The gathered data is then shared with and/or sold to third-parties, likewise intent on misusing it for profit. Therefore, it is strongly advised to remove all suspicious applications and browser extensions/plug-ins immediately upon detection.
|Name||Your device might have security issues pop-up|
|Threat Type||Phishing, Scam, Social Engineering, Fraud|
|Fake Claim||Scam claims users' devices may not be secure|
|Related Domains||nomore-spam[.]com, and many others|
|Serving IP Address (nomore-spam[.]com)||220.127.116.11|
|Symptoms||Fake error messages, fake system warnings, pop-up errors, hoax computer scan.|
|Distribution methods||Compromised websites, rogue online pop-up ads, potentially unwanted applications.|
|Damage||Loss of sensitive private information, monetary loss, identity theft, possible malware infections.|
|Malware Removal (Windows)||
To eliminate possible malware infections, scan your computer with legitimate antivirus software. Our security researchers recommend using Combo Cleaner.
The Internet is rife with deceptive content. There are thousands of untrustworthy webpages that use a wide variety of techniques and models to generate revenue user expense.
It is noteworthy that no website can detect threats or issues present on visitors' devices; hence, any that make claims of this kind are scams - "Your device is infected with a spam virus", "Firewall Spyware Alert", and "Suspicious movement distinguished on you IP" are a few examples of such schemes.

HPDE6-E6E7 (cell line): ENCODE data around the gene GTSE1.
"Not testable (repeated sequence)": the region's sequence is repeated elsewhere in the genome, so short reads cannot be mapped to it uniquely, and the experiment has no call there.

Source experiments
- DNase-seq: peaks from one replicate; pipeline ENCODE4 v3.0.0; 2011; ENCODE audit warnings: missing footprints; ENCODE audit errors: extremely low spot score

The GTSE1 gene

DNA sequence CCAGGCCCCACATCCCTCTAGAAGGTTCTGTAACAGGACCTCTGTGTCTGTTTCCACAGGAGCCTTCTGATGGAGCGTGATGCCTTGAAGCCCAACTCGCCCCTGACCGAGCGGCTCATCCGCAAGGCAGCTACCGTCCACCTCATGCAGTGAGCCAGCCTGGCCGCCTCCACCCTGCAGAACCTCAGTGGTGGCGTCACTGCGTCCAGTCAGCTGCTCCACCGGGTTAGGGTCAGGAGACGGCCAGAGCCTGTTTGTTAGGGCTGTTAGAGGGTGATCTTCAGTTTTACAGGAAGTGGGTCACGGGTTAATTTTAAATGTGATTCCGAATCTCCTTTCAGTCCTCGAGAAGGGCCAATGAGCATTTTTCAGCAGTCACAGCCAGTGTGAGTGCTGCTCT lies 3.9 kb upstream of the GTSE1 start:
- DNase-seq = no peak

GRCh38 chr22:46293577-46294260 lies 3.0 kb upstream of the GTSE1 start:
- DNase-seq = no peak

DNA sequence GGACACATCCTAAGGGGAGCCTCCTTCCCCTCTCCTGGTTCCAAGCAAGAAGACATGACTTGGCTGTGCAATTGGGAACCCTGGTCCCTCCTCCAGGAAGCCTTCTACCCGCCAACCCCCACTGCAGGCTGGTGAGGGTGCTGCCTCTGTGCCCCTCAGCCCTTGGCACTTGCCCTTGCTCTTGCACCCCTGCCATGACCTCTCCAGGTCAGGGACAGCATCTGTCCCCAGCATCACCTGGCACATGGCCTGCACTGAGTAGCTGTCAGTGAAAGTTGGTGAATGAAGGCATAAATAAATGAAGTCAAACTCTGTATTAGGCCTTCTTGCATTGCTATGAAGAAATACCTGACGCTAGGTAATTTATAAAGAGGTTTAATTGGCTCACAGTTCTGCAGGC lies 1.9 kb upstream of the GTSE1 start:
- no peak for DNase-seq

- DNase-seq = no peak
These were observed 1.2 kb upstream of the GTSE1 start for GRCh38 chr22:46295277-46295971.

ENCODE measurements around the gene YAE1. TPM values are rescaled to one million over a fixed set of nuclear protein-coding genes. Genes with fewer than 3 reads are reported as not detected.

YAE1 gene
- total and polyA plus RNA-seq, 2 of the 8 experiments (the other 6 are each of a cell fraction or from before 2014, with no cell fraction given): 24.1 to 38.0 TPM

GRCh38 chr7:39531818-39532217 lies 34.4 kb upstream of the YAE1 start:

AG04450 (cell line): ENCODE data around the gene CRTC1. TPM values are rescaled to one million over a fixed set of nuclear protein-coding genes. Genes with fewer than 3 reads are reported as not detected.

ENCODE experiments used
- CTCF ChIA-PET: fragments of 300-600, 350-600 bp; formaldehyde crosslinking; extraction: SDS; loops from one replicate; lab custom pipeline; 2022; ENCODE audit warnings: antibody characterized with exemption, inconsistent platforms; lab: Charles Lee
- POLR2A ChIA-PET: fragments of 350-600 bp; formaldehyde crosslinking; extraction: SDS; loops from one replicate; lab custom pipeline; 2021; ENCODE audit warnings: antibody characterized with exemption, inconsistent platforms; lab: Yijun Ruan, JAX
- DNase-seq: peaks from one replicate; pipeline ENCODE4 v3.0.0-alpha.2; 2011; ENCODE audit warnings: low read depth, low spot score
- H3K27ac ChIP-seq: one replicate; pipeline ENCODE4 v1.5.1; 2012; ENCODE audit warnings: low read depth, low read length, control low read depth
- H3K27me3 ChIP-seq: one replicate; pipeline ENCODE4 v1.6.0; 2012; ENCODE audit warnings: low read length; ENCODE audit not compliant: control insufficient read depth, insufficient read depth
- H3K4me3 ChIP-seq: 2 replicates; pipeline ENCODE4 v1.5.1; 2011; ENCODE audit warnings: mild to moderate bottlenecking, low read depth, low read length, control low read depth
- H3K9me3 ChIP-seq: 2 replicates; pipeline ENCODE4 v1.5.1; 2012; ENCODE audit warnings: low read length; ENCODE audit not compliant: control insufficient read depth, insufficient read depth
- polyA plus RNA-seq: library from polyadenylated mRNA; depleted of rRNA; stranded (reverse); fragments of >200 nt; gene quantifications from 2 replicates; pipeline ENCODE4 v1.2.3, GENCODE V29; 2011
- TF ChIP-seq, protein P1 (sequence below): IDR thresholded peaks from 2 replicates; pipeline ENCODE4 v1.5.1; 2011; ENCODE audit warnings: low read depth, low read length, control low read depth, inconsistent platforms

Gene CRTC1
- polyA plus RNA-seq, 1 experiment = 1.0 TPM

Other popular scam types are fake giveaways/raffles/lotteries and unbelievably profitable deals; "You Are Our Winner Today!", "Onlinemart Reward", and "Binance Giveaway" schemes use this model. Due to how widespread scams are online, it is highly recommended to exercise caution when browsing.
How did potentially unwanted applications install on my computer?
Some PUAs have "official" download pages, which are often promoted by deceptive/scam websites. These applications can also be downloaded/installed together with other software. "Bundling" is the name of this false marketing method - packing ordinary programs with unwanted or malicious additions.
These supplements can be hidden within the "Advanced/Custom" settings or left unmentioned entirely. Therefore, rushed downloads/installations (e.g., skipped steps, used "Easy/Express" settings, etc.) increase the risk of unintentionally allowing bundled content into the system. Intrusive advertisements proliferate PUAs as well. Once clicked on, the adverts can execute scripts to download/install this software without user consent.
How to avoid installation of potentially unwanted applications?
It is recommended to research software before download/installation and/or purchase. Additionally, all downloads must be performed from official and verified sources.
Dubious download channels, e.g., unofficial and free file-hosting websites, Peer-to-Peer sharing networks, and other third-party downloaders - commonly offer bundled and dangerous content.
When downloading/installing, it is important to read terms, study possible options, use the "Custom/Advanced" settings, and opt-out from additional apps, tools, features, etc. Intrusive ads appear legitimate and harmless; however, they redirect to various unreliable and questionable sites (e.g., gambling, pornography, adult-dating, and many others).
In case of encounters with such advertisements and/or redirects, the system must be checked and all suspect applications and browser extensions/plug-ins detected - immediately removed from it. If your computer is already infected with PUAs, we recommend running a scan with Combo Cleaner Antivirus for Windows to automatically eliminate them.